Professor Reif thinks that there is still much to be learnt about the underlying causes of treatment-resistant depression. He mentioned how there was a known relationship with certain factors such as ‘co-morbidity with anxiety disorder, ADHD, early onset depression, melancholic features such as early suicide attempts,’ however, but these were merely associated risk factors and not causative.

Delving into the neurobiology has also failed to provide satisfactory explanations, particularly in relation to genetics, with no obvious differences between those who have can be considered to have regular depression and those who eventually display treatment-resistant depression. It has been postulated that there is some degree of neurological imbalance between pro-inflammatory and anti-inflammatory markers or a disturbance in the connections between the limbic system and the prefrontal cortex.

Nevertheless, he thinks that a better understanding of possible mechanisms would arise from prospective studies that followed up on depressed patients and to identify those who enter remission and those who go on to become treatment-resistant, though sadly, there is an absence of such studies. Although inadequate adherence may be a factor in treatment-resistant depression, this could easily be identified with therapeutic drug monitoring.

Professor Reif feels that the burden upon both the individual and healthcare systems is enormous. Treatment-resistant patients have a higher level of hospitalisations and suicide attempts but there is also an economic impact. As he said, ‘individually, often these patients are unable to work or work with reduced ability’ and there is a high level of unemployment combined with a huge negative impact on their quality of life.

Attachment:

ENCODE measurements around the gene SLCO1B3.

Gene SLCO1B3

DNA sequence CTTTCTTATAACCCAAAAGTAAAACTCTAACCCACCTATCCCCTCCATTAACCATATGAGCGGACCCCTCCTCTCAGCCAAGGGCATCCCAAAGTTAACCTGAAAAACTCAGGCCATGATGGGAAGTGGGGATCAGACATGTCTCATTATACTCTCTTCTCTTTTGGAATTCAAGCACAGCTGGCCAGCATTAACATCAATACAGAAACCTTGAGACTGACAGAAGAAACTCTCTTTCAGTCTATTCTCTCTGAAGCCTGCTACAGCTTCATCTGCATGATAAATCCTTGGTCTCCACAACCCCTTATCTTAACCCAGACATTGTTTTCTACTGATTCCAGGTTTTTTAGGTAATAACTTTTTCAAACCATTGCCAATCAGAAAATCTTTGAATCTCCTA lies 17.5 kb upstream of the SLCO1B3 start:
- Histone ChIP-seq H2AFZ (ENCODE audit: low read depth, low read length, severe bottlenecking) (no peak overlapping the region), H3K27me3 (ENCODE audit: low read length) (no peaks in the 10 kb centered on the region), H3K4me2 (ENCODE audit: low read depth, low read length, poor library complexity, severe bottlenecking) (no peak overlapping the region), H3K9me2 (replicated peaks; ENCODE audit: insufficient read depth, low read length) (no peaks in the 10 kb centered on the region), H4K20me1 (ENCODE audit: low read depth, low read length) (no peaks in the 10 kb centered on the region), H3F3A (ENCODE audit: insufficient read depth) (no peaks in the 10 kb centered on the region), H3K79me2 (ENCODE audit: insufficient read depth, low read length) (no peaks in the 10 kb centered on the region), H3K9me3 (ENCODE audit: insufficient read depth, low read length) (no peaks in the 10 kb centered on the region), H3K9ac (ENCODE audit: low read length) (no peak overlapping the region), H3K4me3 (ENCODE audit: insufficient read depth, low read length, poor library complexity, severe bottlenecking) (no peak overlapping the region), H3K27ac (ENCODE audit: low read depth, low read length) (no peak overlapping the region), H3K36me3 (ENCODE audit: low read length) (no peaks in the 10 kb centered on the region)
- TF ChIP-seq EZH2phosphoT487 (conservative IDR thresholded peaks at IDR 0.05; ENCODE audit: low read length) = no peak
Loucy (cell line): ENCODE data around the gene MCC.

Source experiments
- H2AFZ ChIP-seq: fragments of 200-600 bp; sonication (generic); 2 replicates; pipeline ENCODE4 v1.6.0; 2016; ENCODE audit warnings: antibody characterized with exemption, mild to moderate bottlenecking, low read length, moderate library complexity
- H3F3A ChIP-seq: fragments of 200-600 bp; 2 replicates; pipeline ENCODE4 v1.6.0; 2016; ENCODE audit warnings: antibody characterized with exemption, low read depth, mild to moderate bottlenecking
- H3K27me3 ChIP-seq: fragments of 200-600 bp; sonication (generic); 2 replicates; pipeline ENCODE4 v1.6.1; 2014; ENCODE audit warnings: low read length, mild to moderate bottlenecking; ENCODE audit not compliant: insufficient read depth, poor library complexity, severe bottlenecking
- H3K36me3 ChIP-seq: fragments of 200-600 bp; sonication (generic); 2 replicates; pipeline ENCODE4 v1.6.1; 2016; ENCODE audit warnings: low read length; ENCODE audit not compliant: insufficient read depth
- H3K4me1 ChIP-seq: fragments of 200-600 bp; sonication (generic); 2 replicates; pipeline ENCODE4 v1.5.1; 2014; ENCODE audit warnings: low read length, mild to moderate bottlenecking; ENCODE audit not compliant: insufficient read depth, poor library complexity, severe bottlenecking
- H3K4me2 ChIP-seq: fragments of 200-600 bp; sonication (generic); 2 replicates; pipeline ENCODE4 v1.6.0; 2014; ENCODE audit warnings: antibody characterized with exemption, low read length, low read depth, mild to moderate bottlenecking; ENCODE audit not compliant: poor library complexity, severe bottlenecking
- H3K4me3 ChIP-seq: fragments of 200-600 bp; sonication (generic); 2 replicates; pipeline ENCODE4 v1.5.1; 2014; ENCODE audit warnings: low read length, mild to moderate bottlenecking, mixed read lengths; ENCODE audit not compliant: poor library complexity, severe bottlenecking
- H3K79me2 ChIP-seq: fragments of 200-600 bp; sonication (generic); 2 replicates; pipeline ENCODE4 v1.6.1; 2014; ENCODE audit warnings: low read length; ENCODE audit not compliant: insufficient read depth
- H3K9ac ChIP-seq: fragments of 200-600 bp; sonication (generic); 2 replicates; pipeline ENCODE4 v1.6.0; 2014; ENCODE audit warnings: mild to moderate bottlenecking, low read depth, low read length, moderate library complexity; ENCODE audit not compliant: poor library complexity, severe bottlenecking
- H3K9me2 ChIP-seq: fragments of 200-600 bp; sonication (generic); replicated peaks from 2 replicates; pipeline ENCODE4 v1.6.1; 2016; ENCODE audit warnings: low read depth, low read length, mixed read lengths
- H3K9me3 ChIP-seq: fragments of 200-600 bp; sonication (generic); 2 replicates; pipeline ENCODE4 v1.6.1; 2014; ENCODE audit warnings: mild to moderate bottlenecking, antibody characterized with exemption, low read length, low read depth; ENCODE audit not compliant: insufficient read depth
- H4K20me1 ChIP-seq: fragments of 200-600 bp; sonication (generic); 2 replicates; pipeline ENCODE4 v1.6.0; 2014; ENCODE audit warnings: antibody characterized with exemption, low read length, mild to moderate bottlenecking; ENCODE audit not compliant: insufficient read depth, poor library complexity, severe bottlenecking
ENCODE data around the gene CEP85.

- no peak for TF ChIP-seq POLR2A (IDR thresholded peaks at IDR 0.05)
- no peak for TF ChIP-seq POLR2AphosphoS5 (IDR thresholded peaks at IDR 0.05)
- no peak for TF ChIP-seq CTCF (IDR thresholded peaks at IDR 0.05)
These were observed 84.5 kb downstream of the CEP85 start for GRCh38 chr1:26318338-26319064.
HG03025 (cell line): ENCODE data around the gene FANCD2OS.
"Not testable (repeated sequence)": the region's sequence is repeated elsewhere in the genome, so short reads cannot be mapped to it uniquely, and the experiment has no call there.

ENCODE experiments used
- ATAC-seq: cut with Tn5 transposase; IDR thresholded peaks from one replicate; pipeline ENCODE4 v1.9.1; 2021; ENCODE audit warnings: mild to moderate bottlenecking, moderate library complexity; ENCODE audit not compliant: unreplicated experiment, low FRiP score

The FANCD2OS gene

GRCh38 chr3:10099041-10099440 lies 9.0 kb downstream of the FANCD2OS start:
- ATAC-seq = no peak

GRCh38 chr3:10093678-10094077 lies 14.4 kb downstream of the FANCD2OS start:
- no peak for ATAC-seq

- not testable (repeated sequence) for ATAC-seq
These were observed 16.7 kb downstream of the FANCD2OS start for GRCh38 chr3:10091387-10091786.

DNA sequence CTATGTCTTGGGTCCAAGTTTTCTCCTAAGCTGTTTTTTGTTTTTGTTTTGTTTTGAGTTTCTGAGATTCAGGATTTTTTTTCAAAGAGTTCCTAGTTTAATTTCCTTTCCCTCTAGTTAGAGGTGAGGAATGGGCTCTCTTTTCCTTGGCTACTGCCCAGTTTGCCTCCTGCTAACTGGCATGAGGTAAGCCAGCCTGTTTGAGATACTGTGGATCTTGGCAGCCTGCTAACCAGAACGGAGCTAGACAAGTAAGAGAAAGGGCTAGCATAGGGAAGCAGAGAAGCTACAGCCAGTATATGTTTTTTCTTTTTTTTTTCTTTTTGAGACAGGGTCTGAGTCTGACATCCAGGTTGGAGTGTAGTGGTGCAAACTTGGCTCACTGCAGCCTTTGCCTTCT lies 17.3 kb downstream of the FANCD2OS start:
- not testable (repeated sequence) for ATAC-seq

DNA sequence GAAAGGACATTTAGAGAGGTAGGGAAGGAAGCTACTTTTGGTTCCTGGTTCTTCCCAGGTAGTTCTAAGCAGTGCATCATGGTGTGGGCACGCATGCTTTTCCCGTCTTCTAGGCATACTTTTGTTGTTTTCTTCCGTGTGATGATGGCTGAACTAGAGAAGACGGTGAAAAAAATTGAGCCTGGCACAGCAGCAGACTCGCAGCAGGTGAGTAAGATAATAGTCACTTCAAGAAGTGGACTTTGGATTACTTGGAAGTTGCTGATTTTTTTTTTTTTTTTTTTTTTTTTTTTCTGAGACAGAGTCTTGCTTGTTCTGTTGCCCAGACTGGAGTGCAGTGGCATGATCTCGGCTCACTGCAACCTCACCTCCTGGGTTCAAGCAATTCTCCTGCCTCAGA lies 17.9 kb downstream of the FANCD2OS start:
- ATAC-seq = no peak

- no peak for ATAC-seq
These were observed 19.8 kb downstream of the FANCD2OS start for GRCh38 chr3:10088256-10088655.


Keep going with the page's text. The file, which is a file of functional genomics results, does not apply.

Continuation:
Management of treatment-resistant depression

Currently, there are several recommended approaches. First, the patient’s existing therapy can be augmented with an atypical antipsychotic such as quetiapine or lithium. Another approach is to combine an SSRI or SNRI or a tricyclic with mirtazapine or trazadone. Treatment switches can also be effective but this is only recommended once. For instance, if patients have already been changed from an SSRI to a SNRI, there is no benefit from any further switches. Both transcranial magnetic stimulation or ECT have also been used and in some cases prove to be very effective. Finally, the addition of psychotherapy to the current medical treatment can also be tried.

Professor Reif said that the efficacy of these approaches, at least from an examination of the current evidence, is that between 20% to a third of patients should be helped. He is not overly convinced by these figures but this probably reflects how in practice he deals with more severely ill patients. Despite this, he does believe that with the combination of high-density psychotherapy, optimised medical treatment and neuro-stimulatory techniques, ‘over 90% of patients will ultimately remit.’ For those patients who fail to remit with such combination therapy, he thinks that experimental approaches such as deep brain stimulation or invasive vagus nerve stimulation are likely to be more successful.

Innovations in management

Professor Reif mentioned the ESCAPE-TRD study in which nasal esketamine was compared to augmentation therapy with extended-release quetiapine in patients with treatment-resistant depression. Esketamine represents a first-in-class treatment targeting the glutamate system although Professor Reif had already been using the drug experimentally at his centre for severely ill patients and found it to be very effective.

While there were studies demonstrating that esketamine was effective, esketamine had only been compared to placebo plus newly initiated oral antidepressants, hence it has not been possible to determine whether it is more effective than any of the existing therapies. As he said, ESCAPE-TRD was really the first head-to-head study comparing esketamine with an active treatment, a move he thinks was ‘quite brave for Janssen because they could have failed.’ ESCAPE-TRD was conducted over 32 weeks and which he says, was a sufficiently long time to determine its effectiveness.

He described how the study found that ‘esketamine was significantly better in all outcomes but most importantly, met its primary outcome of remission at week eight in an acute setting.’ In fact, there was an almost 10% difference in the remission rate compared to quetiapine.